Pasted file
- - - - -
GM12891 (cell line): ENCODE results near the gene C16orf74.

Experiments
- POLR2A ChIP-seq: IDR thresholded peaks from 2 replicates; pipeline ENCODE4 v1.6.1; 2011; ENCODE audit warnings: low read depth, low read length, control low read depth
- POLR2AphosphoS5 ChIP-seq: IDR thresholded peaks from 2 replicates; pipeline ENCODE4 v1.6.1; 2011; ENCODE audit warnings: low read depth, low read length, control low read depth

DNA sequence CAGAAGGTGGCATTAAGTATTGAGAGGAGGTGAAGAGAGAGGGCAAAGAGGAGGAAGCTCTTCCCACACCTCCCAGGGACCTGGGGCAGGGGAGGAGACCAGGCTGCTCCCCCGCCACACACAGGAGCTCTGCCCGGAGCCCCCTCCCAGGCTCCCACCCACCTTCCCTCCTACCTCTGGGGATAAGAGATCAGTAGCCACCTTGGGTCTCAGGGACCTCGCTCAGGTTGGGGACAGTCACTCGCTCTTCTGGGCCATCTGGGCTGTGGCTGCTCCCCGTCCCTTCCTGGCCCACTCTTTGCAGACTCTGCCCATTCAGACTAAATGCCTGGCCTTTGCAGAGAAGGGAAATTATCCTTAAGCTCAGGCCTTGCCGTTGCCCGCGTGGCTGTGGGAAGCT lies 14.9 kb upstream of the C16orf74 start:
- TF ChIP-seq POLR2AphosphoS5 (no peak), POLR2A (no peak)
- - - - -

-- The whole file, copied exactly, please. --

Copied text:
GM12891 (cell line): ENCODE results near the gene C16orf74.

Experiments
- POLR2A ChIP-seq: IDR thresholded peaks from 2 replicates; pipeline ENCODE4 v1.6.1; 2011; ENCODE audit warnings: low read depth, low read length, control low read depth
- POLR2AphosphoS5 ChIP-seq: IDR thresholded peaks from 2 replicates; pipeline ENCODE4 v1.6.1; 2011; ENCODE audit warnings: low read depth, low read length, control low read depth

DNA sequence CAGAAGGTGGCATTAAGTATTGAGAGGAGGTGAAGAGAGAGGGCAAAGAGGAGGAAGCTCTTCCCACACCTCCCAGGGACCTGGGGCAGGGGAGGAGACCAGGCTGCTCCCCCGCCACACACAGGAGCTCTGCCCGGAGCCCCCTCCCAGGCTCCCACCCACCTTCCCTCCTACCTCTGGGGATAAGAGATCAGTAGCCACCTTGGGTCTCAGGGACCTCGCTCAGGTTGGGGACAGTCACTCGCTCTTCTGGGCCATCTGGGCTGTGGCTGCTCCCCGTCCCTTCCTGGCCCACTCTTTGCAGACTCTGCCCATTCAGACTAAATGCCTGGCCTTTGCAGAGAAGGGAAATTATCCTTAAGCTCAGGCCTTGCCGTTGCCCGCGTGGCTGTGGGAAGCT lies 14.9 kb upstream of the C16orf74 start:
- TF ChIP-seq POLR2AphosphoS5 (no peak), POLR2A (no peak)